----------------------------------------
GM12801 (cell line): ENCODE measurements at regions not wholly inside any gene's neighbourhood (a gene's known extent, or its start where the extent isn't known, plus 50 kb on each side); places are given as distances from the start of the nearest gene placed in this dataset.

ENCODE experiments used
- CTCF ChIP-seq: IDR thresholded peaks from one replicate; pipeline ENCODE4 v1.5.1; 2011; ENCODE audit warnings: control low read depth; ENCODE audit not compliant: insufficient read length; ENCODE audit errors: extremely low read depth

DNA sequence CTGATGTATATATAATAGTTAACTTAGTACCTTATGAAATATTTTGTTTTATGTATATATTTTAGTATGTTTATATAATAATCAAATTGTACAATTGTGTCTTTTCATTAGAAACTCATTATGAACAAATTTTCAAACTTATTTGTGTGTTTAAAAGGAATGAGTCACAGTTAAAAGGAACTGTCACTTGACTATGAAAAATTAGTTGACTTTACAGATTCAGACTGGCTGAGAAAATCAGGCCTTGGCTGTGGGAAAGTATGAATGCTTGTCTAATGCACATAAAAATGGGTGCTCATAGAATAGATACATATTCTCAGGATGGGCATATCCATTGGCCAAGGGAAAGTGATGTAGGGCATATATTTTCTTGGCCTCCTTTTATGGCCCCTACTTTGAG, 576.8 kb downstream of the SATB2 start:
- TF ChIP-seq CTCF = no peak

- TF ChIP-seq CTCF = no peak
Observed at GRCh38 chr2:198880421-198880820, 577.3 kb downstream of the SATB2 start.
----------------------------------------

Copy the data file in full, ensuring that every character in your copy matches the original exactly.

GM12801 (cell line): ENCODE measurements at regions not wholly inside any gene's neighbourhood (a gene's known extent, or its start where the extent isn't known, plus 50 kb on each side); places are given as distances from the start of the nearest gene placed in this dataset.

ENCODE experiments used
- CTCF ChIP-seq: IDR thresholded peaks from one replicate; pipeline ENCODE4 v1.5.1; 2011; ENCODE audit warnings: control low read depth; ENCODE audit not compliant: insufficient read length; ENCODE audit errors: extremely low read depth

DNA sequence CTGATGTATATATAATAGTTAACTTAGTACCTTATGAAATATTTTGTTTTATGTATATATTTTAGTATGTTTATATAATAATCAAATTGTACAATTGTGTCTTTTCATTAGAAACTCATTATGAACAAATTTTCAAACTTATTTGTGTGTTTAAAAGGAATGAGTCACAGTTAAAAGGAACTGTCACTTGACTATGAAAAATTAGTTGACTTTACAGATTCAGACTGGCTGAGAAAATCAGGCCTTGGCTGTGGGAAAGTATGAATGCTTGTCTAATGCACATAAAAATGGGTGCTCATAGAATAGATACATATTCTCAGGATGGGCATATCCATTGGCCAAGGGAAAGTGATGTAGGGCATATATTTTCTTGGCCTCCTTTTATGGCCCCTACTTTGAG, 576.8 kb downstream of the SATB2 start:
- TF ChIP-seq CTCF = no peak

- TF ChIP-seq CTCF = no peak
Observed at GRCh38 chr2:198880421-198880820, 577.3 kb downstream of the SATB2 start.